Labour and the press

I was one of the people who gasped with astonishment at Gordon Brown's evidence to the Leveson inquiry.

If anyone reading this believed a word he said, I have a really lucrative investment proposition to put to you regarding the Forth bridge ...

As a useful corrective, Jeremy Vine, who is now a radio presenter but used to be one of the BBC's frontline political correspondents, has brought out a book called "It's all news to me" which is being serialised in the Daily Mail.
It has some interesting reflectios on the way in which Alastair Campbell and Peter Mandelson treated the press:

"At any point, Peter would be involved in about 20 highly personal run-ins with political journalists... The BBC’s Nick Jones pointed out the way Alastair Campbell and Mandelson worked as a pair — the baseball bat and the stiletto. ‘If they don’t like your story, Campbell screams down the phone at you while Mandelson quietly goes to the Director-General,’ he said."

He summarised the personal style of Alastair Campbell with the words

"In a good mood, Alastair Campbell was fun; in a bad mood, he was Ivan the Terrible, Freddy Krueger and Chopper Harris all rolled into one."

Now, when considering the comments which Gordon Brown made to the Leveson inquiry, bear in mind that Gordon Brown's operatives, people like Damien McBride, made Alistair Campbell and Peter Mandelson look like models of fair-mindedness and restraint.

There is an interesting account in the book of  how Mandelson, while in opposition, managed to sabotage the then government's plans for a national commemoration of the 50th anniversary of D-Day.

"One day, he asked me what I thought of the Conservative government’s plan to lay on street parties to mark the 50th anniversary of D-Day. I said I didn’t have much of a clue. It all seemed pretty dull: though there were some fun events — like ‘spam-fritter frying contests’ — and fireworks in Hyde Park. Mandelson said that the Labour leader — then John Smith — had allowed him to ‘see if we can do something’ on the issue. Do something? What was there to do, Peter? ‘Aha,’ he said enigmatically.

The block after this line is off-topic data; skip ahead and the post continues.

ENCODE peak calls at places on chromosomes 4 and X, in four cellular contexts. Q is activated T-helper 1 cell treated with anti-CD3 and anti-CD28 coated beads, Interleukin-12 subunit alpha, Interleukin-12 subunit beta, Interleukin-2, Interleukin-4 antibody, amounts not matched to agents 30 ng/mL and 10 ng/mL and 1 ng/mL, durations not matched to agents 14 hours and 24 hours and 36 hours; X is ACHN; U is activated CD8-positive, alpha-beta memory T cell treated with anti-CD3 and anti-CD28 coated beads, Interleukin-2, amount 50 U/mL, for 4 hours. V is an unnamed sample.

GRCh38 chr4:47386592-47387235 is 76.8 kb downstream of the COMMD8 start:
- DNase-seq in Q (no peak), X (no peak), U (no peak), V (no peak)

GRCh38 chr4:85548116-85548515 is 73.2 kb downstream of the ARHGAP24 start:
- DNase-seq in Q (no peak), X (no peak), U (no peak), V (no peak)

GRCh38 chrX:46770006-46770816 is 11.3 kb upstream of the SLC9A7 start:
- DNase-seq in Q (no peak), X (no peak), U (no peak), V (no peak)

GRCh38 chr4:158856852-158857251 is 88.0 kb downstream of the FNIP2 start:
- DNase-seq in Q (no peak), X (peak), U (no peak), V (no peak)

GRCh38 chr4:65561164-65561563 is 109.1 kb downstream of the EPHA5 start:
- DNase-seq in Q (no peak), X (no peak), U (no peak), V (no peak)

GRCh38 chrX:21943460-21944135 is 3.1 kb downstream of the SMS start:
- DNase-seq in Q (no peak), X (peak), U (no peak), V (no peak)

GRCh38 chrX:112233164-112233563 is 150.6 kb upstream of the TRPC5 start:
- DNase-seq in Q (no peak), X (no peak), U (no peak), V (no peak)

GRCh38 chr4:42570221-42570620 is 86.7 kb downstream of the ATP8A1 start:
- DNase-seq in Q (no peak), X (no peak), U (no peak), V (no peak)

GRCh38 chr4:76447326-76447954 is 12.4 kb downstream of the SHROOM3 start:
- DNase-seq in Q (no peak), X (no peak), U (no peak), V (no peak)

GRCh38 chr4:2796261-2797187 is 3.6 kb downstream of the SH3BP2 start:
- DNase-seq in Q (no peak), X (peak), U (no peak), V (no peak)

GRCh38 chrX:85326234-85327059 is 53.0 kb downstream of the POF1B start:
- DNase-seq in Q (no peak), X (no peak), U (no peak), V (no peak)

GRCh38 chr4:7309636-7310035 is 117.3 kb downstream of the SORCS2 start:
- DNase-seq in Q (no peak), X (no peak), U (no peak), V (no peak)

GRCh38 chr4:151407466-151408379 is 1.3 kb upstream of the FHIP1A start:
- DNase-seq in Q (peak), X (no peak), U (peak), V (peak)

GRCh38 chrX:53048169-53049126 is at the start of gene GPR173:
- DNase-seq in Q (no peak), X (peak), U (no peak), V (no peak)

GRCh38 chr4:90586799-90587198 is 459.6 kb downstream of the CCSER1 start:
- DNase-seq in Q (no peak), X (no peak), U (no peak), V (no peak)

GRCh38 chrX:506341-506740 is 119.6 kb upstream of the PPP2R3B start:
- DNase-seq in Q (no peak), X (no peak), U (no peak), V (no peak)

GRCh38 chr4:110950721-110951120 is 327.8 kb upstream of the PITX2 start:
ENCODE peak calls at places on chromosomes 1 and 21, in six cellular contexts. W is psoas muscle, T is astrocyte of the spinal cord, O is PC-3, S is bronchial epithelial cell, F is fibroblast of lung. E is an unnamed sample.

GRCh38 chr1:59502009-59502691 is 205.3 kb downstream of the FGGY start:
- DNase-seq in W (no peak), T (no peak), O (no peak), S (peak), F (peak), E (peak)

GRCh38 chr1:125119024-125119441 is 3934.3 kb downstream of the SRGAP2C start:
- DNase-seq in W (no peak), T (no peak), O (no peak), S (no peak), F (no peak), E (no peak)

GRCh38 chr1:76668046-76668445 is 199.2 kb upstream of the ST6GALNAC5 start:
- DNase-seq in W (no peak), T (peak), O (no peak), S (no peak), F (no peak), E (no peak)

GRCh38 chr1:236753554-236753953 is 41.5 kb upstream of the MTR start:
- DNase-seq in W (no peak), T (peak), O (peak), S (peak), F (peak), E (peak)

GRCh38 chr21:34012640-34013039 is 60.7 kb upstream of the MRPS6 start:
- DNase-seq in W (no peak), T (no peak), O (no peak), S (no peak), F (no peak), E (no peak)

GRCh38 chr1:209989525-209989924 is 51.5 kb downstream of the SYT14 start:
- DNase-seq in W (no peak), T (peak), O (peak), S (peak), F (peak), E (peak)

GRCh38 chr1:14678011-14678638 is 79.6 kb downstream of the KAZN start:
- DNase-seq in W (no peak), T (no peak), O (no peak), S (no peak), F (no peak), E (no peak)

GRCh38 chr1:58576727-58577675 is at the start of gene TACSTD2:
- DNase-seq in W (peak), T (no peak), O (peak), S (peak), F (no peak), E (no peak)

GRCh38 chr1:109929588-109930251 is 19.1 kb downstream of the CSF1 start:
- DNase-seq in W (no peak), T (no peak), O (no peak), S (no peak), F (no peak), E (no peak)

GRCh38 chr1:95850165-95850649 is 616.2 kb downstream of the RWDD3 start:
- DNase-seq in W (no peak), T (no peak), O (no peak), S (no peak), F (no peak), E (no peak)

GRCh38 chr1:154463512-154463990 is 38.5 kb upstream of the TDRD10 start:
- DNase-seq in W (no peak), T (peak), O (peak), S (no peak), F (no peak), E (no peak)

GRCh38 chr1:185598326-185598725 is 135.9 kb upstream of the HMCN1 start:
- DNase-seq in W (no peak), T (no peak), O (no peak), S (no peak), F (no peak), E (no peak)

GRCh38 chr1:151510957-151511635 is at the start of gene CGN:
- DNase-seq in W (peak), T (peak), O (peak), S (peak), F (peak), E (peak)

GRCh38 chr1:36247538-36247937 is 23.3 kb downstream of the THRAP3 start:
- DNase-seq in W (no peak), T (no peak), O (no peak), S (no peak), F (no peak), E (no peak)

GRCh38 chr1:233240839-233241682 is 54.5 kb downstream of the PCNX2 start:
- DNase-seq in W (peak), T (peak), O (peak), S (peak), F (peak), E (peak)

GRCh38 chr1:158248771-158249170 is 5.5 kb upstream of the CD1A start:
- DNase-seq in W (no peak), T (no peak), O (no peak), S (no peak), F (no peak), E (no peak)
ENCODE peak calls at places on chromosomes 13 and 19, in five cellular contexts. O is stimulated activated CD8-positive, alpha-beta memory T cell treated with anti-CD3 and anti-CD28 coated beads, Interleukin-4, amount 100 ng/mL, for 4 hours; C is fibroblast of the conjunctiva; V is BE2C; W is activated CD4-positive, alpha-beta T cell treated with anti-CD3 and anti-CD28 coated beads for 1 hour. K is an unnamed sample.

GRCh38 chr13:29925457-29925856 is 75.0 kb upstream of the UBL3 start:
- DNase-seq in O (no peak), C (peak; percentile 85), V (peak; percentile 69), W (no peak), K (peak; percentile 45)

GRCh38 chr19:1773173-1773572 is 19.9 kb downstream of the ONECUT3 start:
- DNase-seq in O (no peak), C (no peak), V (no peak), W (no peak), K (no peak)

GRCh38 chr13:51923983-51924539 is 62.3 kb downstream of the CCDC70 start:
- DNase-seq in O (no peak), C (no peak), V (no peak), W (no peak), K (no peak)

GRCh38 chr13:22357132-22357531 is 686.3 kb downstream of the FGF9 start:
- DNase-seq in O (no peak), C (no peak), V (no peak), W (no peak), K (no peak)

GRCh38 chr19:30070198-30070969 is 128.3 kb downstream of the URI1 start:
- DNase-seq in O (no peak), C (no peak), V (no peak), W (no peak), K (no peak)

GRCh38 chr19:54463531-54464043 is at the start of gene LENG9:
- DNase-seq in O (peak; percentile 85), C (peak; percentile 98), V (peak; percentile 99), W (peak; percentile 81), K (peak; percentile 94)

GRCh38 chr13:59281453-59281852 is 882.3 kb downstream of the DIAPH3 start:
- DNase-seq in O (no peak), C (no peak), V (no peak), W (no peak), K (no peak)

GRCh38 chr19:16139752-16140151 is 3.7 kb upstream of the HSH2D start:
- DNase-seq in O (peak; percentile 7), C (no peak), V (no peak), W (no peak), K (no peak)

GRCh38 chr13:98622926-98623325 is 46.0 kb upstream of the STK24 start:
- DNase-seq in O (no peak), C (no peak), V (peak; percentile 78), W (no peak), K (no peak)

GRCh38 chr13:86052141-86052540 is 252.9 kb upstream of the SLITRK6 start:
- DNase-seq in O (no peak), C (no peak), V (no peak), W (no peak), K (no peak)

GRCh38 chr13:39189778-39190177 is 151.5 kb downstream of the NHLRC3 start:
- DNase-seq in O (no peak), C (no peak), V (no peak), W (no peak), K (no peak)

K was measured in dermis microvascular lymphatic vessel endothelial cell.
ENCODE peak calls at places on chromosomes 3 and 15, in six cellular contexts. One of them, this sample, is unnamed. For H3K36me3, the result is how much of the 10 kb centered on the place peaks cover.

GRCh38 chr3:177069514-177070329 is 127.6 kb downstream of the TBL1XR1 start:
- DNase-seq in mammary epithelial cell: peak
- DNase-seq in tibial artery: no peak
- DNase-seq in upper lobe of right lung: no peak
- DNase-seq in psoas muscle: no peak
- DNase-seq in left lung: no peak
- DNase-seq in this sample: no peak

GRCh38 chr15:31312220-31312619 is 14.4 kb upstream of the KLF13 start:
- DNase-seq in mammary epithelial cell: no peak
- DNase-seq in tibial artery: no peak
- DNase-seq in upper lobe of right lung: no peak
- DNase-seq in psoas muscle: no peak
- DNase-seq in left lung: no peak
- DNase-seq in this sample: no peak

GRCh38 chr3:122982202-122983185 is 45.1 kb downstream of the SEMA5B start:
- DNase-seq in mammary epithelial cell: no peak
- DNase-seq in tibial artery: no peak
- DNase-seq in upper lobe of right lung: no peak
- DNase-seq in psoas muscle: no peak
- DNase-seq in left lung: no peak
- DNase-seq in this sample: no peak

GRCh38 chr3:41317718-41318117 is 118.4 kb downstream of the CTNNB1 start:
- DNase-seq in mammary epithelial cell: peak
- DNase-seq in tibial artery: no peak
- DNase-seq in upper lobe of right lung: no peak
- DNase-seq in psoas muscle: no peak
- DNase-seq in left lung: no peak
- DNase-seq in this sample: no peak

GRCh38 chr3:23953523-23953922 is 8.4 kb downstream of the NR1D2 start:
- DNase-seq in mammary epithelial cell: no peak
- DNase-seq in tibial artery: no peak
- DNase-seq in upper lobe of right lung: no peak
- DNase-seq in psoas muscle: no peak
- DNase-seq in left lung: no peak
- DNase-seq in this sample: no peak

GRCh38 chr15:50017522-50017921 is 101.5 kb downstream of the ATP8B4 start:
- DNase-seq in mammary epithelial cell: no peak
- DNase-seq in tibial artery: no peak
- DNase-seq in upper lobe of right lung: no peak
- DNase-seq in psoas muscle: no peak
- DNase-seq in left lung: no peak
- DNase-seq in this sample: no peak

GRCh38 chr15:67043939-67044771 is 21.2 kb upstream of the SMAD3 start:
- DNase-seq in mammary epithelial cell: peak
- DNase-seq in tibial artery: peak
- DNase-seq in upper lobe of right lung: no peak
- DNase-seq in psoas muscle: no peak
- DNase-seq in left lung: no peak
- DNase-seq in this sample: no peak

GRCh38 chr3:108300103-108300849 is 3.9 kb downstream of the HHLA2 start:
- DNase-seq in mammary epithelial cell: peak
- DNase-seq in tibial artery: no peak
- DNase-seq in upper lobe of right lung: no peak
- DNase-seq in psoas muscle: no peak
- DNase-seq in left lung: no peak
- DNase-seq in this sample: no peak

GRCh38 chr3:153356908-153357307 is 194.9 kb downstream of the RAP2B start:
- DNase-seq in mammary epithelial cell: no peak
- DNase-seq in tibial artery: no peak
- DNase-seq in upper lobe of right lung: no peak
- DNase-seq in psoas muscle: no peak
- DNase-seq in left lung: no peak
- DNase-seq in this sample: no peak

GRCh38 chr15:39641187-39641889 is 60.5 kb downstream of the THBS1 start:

Over the next few days the Government’s planning was torn to shreds. From the outside, no one could see fingerprints on the story, but suddenly the Conservatives were being lacerated for ‘trivialising’ the Normandy landings. Veterans’ organisations raged at the plan for street parties and fireworks; even the wartime megastar Dame Vera Lynn waded in to urge a boycott.

Soon, everyone was asking: how can a government be so cack-handed as to think a silly game with spam is the right way to mark D-Day? I watched every step of the story, agog at the way the different ingredients were shaken into the brew.

There were questions in the Commons. Polls that revealed the public felt the war dead were being disrespected. It didn’t matter that the spam contest was the idea of the Scottish Tourist Board and nothing whatsoever to do with John Major — the next report said he was in a ‘crisis meeting’ over the planning, and the Culture Secretary Peter Brooke was facing the sack.

How had Mandelson caused a multiple vehicle pile-up without ever being seen on the carriageway? My admiration increased."

Read more in the Daily Mail or buy the book. Hat tip to Tim Montgomery at Conservative Home for drawing my attention to it.


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